Market penetration rates for long term care insurance remain low, but once-hesitant advisors are beginning to see its need. Where, exactly, are advisors in their acceptance of long term care insurance, and what does the near future hold for the product? We asked long term care expert Bruce Lederman, vice president with Lenox Advisors in Chicago. Lederman joined the advisor business after owning and operating three nursing homes, and he's seen
firsthand the devastating toll that a lack of long term care planning can take.
Boomer Market Advisor: Many advisors that speak to high-net-worth clients aren't on board with long term care insurance. The majority recommend other strategies or self-funding. Do you think this is starting to change?
Bruce Lederman: I definitely think it is. As I look at our client base, with our corporate clients, who as you know are Fortune 500 companies, as well as high-net-worth individual clients, we're seeing dynamics within both client groups. With corporate clients, we're seeing an increase in the presence of corporate-endorsed long term care insurance plans. In that case, the employer is recognizing that in today's tight job market there is a distinct advantage in attracting and retaining quality employees, and the long term care insurance benefit is one way to do that.
BMA: And for your individual high-net-worth clients?
BL: For our individual clients, a number of trends are developing. One is the recognition that long term care insurance can operate as a permission slip for the healthy spouse. In other words, regardless of the presence of available assets to pay for long term care, studies have shown that typically a healthy spouse feels a psychological obligation to provide the care. But seeing as the average age of using the product is over 80, typically, that healthy spouse isn't as healthy as they once were. So the presence of a long term care insurance plan can operate as a way of saying, "It's OK to ask for help. We've planned for this. We've talked about it."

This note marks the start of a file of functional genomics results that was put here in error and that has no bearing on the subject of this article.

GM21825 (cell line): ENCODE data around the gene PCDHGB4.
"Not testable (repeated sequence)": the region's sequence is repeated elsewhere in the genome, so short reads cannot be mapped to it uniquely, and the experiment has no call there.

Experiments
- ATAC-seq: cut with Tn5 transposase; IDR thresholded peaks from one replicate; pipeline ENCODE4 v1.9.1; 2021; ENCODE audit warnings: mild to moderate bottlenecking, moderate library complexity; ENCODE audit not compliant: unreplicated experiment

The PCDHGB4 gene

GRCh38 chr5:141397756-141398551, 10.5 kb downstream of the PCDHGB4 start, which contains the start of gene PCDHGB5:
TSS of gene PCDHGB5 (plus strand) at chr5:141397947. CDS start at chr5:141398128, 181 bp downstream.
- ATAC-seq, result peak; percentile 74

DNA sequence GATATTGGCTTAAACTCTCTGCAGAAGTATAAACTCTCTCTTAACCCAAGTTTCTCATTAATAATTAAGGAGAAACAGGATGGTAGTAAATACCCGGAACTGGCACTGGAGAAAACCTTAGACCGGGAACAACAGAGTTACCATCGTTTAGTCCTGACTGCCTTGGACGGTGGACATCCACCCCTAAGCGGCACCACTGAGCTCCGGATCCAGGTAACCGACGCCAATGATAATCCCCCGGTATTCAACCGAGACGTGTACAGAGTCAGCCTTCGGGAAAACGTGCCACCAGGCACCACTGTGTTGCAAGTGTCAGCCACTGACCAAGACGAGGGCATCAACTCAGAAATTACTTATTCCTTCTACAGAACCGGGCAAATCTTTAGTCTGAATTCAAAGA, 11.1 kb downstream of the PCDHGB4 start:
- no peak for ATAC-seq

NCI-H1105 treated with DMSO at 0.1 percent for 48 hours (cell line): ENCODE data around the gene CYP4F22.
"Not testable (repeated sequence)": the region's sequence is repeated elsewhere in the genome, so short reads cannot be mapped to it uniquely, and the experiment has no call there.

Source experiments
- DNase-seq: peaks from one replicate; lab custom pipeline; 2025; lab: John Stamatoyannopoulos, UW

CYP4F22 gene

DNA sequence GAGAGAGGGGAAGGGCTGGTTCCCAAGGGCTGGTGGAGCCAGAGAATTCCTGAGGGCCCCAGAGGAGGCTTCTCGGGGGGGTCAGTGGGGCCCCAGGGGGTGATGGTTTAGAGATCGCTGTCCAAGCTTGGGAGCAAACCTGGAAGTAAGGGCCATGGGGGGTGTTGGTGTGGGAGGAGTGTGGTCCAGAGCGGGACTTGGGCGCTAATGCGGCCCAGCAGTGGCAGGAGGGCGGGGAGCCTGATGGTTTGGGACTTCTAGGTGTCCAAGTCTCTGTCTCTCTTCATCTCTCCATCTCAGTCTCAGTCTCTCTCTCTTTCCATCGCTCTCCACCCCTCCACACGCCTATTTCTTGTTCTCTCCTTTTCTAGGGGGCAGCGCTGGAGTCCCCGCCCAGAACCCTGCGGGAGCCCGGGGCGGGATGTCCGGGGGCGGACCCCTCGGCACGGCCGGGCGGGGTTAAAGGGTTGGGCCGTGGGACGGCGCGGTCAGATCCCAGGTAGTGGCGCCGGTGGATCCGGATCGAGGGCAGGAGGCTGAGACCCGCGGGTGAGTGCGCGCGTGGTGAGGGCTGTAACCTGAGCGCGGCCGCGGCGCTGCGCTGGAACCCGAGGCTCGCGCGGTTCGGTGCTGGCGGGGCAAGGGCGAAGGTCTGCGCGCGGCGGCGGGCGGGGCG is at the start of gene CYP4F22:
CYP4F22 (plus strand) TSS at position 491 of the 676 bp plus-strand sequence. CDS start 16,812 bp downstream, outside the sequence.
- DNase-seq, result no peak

BMA: Well-known psychologist and gerontologist Dr. Ken Dychtwald told us you're not going to see LTCI take
off until it's offered as a benefit by corporations. Are you saying this has now begun?
BL: It's now starting to happen.
BMA: A major criticism of the long term care industry is they haven't figured out their pricing models. Has the
pricing come down to make it more affordable for a 50-year-old to take a look at it?
BL: I believe the products today are underpriced in the market. I think every two to three years the industry goes
through a price re-evaluation. I'm a former nursing home owner/operator. I've had a lot of conversations with children of high-networth individuals who look at me and say, "I wish my mom and dad had done something to plan for this care."
BMA: A major focus of your firm is in the corporate executive niche. How do you incorporate the long term care discussion into your client meetings? Is it a team environment when you meet with clients?
BL: I will be brought in with the financial professional as another voice to say, "Let's take a look at these numbers and see what this means for you. Truthfully, we are all planning to lead long lives and chances are that at some point during our long lives, we are going to need custodial care."
BMA: Is there a lot of initial hesitation?
BL: Not so much and I'll tell you why: I see people purchasing long term care insurance for their parents.
BMA: So they're waking up to the longevity, income and health care issues that boomers are going to face here as we go forward with retirement?
BL: No question, because they're seeing their parents live well into their 80s. My younger clients are looking at their mothers and fathers and saying, "Mom's in her late 60s. We should look into buying her a long term care plan." That then prompts them to begin looking at what they're doing for themselves.
BMA: Although the advisory industry as a whole might not have woken up to the idea of LTCI, I think our readers
have and I think it's going to be a big dose of relief to know that this is finally getting through.
BL: I absolutely see it now. I think we've broken through in the marketplace.